Originally published in South Coast Beacon on October 21, 2004.

Blum finds freedom with her openness

Marty Blum

Marty Blum

Living your life under a microscope is just part of the job for most politicians, but having your breasts on display, so to speak, is another story. That’s basically what happened this summer, when Santa Barbara Mayor Marty Blum announced she was undergoing treatment for breast cancer.

“Everybody knows an awful lot about my body right now,” said Blum, who had a double mastectomy on July 28.

While some have criticized her for going back to work (part-time) only two days after her surgery, Blum said it made her feel better to keep going.

“I didn’t just feel like sitting still or lying down,” she said.

Part of her motivation for returning quickly was to let city employees know that she was going to be fine.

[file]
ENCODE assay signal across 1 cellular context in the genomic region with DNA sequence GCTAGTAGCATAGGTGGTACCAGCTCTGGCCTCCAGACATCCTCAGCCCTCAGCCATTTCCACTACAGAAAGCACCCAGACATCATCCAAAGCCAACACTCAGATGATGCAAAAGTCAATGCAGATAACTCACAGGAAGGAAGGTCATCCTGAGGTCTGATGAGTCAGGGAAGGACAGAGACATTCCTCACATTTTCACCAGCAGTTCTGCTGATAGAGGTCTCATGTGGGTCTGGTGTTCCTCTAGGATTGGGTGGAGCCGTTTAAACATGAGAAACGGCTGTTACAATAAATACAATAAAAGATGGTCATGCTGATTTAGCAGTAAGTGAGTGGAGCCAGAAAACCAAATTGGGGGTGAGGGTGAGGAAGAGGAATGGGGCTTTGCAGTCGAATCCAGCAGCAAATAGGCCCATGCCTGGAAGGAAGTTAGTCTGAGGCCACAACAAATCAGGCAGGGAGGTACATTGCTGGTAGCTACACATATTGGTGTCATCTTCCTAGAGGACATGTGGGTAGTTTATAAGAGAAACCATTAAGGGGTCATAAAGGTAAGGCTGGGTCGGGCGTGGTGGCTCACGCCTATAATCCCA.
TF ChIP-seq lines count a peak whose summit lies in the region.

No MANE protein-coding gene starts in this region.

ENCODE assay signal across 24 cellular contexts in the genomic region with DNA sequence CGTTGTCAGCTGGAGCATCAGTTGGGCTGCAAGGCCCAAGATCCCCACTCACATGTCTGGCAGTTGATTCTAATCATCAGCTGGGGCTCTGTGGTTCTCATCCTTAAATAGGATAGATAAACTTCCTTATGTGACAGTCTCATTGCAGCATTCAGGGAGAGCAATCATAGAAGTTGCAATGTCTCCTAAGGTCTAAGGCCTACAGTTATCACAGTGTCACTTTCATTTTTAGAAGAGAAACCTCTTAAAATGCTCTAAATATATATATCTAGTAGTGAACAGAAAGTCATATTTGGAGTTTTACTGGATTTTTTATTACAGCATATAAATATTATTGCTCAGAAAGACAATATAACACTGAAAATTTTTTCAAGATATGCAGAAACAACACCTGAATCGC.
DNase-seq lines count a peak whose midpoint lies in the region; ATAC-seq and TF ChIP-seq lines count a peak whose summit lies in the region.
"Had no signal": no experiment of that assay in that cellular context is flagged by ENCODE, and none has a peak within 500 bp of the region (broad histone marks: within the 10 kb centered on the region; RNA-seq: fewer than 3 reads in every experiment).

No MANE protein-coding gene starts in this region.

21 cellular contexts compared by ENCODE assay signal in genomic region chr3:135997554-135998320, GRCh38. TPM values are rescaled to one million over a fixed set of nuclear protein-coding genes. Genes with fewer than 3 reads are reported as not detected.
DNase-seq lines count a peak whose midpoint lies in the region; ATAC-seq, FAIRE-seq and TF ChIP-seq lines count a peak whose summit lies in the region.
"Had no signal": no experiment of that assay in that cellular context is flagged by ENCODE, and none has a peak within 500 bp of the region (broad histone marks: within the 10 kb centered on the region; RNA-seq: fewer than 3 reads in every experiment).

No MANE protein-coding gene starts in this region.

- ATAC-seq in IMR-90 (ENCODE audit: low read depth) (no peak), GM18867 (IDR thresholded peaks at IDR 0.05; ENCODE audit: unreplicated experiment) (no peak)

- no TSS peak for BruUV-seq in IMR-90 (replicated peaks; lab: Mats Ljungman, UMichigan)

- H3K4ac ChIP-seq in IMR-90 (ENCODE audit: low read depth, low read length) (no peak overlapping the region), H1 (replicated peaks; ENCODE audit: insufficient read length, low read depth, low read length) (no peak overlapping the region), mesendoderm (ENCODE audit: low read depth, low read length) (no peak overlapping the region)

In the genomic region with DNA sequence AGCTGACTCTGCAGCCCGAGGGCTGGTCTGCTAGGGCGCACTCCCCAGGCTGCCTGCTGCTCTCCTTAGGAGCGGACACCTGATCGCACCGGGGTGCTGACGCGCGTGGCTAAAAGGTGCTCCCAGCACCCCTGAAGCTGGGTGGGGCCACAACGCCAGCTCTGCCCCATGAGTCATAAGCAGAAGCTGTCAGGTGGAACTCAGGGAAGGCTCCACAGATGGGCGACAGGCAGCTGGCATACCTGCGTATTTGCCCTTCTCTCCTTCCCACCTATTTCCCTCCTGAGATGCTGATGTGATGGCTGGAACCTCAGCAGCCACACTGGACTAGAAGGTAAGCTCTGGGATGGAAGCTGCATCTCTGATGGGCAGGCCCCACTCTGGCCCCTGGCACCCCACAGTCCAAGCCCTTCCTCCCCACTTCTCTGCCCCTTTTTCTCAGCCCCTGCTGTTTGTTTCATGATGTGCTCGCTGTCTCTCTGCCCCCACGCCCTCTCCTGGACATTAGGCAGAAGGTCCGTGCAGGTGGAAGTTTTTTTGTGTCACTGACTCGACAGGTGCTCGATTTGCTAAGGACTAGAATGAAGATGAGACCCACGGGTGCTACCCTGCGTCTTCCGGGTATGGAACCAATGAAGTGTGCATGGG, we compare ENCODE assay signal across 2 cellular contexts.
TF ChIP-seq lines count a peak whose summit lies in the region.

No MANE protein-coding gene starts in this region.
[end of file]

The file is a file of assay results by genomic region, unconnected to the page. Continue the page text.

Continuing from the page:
“Walking in here to me was a big statement, because of the fear that it would be a long haul,” Blum said from her City Hall office.

Luckily for Blum and for the city, she didn’t need chemotherapy or radiation treatment. She still sees her surgeon to check her progress regularly and is taking a drug to block potential cancer cells; otherwise she hasn’t missed too many beats.

Blum still thinks about the cancer every morning when she gets dressed.

“I have these little prosthesis I have to put in my bra, so I think about it, but not in a negative way. It’s almost a positive experience for me,” she said.

“I know I’m changed but it’s OK.”

She was also surprised and gratified by the community support.